Nanomaterials and Nanoscience

Nanomaterials are not simply another step in the miniaturization of materials or particles. They often require very different production approaches. There are several processes to create various sizes of nanomaterials, classified as ‘top-down’ and ‘bottom-up’. Although large numbers of nanomaterials are currently at the laboratory stage of manufacture, many of them already are being commercialized.
Below we outline some examples of nanomaterials and the range of nanoscience that is aimed at understanding their properties. As will be seen, the behavior of some nanomaterials is well understood, whereas others present greater challenges.

Nanoscale in One Dimension – Thin films, layers and surfaces

One-dimensional nanomaterials, such as thin films and engineered surfaces, have been developed and used for decades in fields such as electronic device manufacture, chemistry and engineering.
In the silicon integrated-circuit industry, for example, many devices rely on thin films for their operation, and control of film thicknesses approaching the atomic level is routine.
Monolayers (layers that are one atom or molecule deep) are also routinely made and used in chemistry. The most important example of this new class of materials is graphene.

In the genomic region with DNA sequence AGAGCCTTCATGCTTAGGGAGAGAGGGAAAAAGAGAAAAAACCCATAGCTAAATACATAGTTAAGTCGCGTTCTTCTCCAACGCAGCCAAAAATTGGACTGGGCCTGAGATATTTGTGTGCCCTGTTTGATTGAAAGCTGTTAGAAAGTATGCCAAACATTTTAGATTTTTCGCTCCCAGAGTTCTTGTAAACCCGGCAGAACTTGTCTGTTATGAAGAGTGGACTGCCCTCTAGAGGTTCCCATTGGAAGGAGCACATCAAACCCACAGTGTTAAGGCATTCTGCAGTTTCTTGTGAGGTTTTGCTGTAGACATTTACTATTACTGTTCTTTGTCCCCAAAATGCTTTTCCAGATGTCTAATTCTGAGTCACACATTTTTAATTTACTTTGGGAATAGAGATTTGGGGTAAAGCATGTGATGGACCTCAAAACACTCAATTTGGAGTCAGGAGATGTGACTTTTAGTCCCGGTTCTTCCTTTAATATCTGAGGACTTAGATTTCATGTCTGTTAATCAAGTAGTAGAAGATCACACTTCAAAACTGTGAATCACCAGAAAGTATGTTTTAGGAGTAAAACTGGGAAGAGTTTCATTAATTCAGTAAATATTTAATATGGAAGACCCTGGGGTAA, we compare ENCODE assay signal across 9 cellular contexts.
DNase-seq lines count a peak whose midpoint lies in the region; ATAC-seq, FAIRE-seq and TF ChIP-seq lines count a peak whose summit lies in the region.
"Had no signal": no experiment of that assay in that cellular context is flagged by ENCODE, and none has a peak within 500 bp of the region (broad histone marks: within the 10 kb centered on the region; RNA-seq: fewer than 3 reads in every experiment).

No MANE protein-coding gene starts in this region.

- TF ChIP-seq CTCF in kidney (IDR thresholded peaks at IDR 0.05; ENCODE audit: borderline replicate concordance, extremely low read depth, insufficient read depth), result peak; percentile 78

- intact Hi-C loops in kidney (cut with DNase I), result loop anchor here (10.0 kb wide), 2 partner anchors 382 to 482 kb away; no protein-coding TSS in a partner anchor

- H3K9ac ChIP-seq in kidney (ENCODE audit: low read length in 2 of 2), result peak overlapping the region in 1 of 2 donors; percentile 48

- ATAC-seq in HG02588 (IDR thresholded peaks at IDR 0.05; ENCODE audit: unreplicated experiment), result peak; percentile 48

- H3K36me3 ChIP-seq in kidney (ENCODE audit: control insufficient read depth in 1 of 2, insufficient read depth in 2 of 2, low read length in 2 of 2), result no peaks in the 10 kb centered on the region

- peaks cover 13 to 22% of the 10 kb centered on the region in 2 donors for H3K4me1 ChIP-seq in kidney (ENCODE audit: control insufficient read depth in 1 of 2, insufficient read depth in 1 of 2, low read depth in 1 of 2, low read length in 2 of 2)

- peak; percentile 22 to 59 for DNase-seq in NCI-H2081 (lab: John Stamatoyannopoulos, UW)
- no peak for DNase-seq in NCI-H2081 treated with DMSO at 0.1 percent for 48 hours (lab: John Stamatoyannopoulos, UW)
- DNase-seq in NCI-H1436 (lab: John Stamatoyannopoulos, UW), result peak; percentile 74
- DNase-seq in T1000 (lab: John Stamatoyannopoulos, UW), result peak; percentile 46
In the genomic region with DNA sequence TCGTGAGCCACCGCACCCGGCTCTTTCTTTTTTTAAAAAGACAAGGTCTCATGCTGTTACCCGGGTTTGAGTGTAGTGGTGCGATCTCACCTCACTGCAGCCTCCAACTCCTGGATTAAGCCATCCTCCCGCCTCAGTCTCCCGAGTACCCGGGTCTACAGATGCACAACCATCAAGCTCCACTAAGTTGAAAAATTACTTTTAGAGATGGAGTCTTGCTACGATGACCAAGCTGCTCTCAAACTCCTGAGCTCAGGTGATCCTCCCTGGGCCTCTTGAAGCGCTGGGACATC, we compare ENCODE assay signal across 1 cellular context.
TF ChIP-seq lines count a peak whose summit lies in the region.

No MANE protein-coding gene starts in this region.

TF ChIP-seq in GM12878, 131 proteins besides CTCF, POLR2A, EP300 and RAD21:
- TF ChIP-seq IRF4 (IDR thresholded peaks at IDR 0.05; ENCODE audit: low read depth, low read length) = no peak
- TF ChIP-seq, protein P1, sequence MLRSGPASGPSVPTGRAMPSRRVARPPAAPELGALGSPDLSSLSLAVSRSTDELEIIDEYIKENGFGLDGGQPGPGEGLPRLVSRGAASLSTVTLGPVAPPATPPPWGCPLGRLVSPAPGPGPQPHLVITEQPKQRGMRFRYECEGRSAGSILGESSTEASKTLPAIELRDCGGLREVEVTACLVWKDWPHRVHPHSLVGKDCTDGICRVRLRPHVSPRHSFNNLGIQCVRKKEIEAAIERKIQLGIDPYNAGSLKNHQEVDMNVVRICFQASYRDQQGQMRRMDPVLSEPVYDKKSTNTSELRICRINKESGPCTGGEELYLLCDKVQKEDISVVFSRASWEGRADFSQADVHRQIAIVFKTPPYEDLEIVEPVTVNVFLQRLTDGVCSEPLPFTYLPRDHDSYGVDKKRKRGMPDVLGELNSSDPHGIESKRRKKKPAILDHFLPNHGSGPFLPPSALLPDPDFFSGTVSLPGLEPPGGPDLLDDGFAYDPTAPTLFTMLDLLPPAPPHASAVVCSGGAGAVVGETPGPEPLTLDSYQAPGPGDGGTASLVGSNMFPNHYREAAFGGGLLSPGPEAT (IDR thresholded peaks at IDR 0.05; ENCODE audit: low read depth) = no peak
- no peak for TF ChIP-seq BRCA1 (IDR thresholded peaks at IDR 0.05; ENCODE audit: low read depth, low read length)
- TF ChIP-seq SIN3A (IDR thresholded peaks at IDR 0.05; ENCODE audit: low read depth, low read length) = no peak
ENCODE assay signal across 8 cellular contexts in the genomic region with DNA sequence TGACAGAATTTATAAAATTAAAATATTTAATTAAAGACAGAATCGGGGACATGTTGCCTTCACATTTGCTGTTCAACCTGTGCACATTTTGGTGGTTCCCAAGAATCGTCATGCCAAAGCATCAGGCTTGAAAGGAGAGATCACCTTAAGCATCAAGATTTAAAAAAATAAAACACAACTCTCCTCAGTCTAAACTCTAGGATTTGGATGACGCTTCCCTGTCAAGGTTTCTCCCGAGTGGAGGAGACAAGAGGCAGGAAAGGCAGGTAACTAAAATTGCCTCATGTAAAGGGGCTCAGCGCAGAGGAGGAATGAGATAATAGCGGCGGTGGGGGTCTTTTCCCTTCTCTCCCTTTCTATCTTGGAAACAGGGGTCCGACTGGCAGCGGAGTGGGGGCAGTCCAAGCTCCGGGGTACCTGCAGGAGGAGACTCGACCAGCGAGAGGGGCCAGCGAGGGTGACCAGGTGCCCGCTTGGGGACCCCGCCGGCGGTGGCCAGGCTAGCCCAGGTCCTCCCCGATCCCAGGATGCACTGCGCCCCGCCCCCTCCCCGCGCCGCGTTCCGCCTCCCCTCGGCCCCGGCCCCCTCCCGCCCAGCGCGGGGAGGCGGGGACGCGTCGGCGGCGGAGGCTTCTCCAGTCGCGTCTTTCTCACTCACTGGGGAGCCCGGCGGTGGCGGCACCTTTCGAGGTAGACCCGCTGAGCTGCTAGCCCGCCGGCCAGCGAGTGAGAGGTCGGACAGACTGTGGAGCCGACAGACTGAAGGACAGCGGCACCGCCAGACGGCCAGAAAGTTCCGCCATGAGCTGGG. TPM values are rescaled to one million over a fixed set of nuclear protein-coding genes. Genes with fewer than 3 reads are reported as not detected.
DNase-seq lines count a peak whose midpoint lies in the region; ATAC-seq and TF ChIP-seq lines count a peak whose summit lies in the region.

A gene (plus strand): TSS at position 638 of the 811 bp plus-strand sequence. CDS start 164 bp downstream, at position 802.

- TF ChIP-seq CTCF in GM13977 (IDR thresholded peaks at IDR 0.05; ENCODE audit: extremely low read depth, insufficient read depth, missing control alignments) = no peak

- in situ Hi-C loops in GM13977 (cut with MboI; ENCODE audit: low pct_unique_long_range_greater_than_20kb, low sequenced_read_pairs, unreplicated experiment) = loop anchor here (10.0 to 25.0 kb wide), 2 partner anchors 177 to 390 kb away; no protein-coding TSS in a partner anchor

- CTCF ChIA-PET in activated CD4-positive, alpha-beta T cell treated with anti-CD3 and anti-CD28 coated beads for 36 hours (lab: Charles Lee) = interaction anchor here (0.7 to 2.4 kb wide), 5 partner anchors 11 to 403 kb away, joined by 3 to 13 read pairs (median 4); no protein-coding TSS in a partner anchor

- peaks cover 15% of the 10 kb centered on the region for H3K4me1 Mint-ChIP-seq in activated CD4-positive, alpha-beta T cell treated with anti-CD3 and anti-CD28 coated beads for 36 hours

The formation and properties of these layers are reasonably well understood from the atomic level upwards, even in quite complex layers (such as lubricants) and nanocoatings. Advances are being made in the control of the composition and smoothness of surfaces, and the growth of films.
Engineered surfaces with tailored properties such as large surface area or specific reactivity are used routinely in a range of applications such as in fuel cells and catalysts. The large surface area provided by nanoparticles, together with their ability to self assemble on a support surface, could be of use in all of these applications.
Although they represent incremental developments, surfaces with enhanced properties should find applications throughout the chemicals and energy sectors.
The benefits could surpass the obvious economic and resource savings achieved by higher activity and greater selectivity in reactors and separation processes, to enabling small-scale distributed processing (making chemicals as close as possible to the point of use). There is already a move in the chemical industry towards this.
Another use could be the small-scale, on-site production of high value chemicals such as pharmaceuticals.
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